(Pictured: Mavis Robertson)
A lot has been written this past week since her untimely death, the result of complications from a fall. But Mavis Robertson’s early years, which defined her later career, are just as remarkable as her years in super, as a workers’ and women’s advocate. They are worth noting among all the tributes that have poured in.
Perhaps it was the Irish family background, born into the Great Depression in June 1930, which laid the true groundwork. Or perhaps it was her intellect, which took her mind wandering around the world as a post-war teenager, when most girls – and boys, we should be careful to say in Mavis’s obit – were thinking of more mundane things. She chose to follow her mind.
Mavis was ‘radicalised’ well before university. She joined the Labor Club at uni – the first of her family to attain tertiary education – and then the Communist Party of Australia (CPA) and, later, the Eureka Youth League. She gets a generous mention in the official history of the CPA and is reputedly the first Australian woman to visit ‘New China’, in 1957, with her husband Alec. Alec died early, in 1974, leaving Mavis a widow and mother who carried on, picking up superannuation almost by accident to be used as the main vehicle to pursue her driving passions of workers’ and women’s rights.
Here’s an excerpt of a piece she wrote for ‘Marxism Today’ in 1977 while she was still a leading member of the CPA. The party was going through a division, the Vietnam War had ended and Gough Whitlam had been dismissed. Mavis was on the side of anti-authoritarianism in the party, worldwide, and that was what most of the article was about. But this says much about her thoughts on society in general.
On Australia, she wrote: “In the circumstances of the political and constitutional crisis which began in November 1975, we have joined with many others to reiterate the need for democratic reforms – electoral and political – to ensure that no future elected government may be dismissed by the Queen’s representative, to guarantee that the number of seats gained in parliamentary elections more or less coincide with the proportion of votes gained, for Australia to become a republic and for a Bill of Rights.
“Of course, none of this is directly socialist and we are quite aware that workers’ control, for example, cannot be properly developed in capitalized society, but we do actively encourage working class intervention on every issue in society, ranging from safety on the job, problems of the environment, youth employment and women’s rights to foreign policy.”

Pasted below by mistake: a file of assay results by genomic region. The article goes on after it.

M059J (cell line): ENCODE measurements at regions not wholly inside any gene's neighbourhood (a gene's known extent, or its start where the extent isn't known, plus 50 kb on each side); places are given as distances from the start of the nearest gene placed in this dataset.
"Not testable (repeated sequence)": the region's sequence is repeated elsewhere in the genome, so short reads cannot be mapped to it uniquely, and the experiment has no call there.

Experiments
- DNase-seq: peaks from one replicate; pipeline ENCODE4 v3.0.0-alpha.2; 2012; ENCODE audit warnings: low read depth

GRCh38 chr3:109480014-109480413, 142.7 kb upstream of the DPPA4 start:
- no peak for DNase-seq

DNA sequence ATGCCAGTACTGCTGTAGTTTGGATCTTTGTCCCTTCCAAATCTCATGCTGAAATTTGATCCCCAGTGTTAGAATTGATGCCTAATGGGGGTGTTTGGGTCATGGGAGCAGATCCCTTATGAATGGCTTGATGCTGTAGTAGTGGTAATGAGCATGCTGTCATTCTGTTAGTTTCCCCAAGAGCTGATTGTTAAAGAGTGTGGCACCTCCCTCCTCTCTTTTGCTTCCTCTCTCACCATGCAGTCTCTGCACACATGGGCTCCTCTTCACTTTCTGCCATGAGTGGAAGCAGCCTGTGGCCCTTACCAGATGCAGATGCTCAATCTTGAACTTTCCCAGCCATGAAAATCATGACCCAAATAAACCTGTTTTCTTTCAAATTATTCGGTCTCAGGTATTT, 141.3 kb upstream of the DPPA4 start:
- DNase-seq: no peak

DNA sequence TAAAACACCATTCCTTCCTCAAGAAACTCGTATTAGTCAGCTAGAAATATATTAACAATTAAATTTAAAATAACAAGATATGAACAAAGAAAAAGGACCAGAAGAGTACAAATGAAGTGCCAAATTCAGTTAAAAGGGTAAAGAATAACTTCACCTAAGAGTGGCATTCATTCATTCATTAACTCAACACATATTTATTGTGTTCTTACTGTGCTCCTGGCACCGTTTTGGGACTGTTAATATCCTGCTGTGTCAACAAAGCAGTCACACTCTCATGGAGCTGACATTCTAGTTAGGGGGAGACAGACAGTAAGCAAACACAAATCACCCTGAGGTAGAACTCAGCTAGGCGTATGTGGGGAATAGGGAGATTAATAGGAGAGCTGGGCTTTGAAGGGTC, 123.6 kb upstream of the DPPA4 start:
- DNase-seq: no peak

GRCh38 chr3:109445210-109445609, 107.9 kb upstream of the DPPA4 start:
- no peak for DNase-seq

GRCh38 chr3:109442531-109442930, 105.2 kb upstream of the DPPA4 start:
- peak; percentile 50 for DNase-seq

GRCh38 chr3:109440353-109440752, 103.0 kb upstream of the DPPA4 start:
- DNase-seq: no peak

And on the world, she wrote: “… But we are sure there is no future if the party takes one stand on the need for increased democracy in Australia while uncritically ignoring the limitations on democracy in socialist countries; while acting to assist women to fight for their liberation, pretend that women are already fully liberated in socialist countries; while demanding a greater social role for trade unions, refuse to acknowledge the limitations placed on trade union action in some socialist countries.”
She came to super from the union movement, of course, having resigned from the CPA when she was at the Federation of Engine Drivers and Firemen’s Association, working in the admin office and doing their PR, before moving from Sydney to Melbourne to join the ACTU and work with the building unions in 1984.
When Award Super came in – under the Kelty, Weaven, Keating Accord – in 1986, Mavis was co-opted as the ‘secretary’ of what became Cbus.
One of my favorite stories from Mavis comes from an interview I did with her at ‘Investor Weekly’ to commemorate the 10th anniversary of CMSF. I asked her why it was that there were so many influential women among industry funds and not so many elsewhere in the super world. She responded with words to the effect: “Because it was the blokes who ran the unions who decided who should do the hard work of setting things up and they never thought industry funds would get to be so big and important.”
It should be noted, too, that the socialist in her DNA was readily adaptable to capitalism when necessary. It was Mavis who organized the first CMSF in Wollongong, under Garry Weaven’s sponsorship, and it was CMSF which paid for the establishment of AIST as a trustee education body and, later, research and lobbyist organisation. Maybe she learned a lot of her capitalistic skills from the communists in China?
Mavis is survived by son Peter, daughter-in-law Marjorie and grandchildren, Alec and Molly. Mavis was, also, a devoted grandmother.
– Greg Bright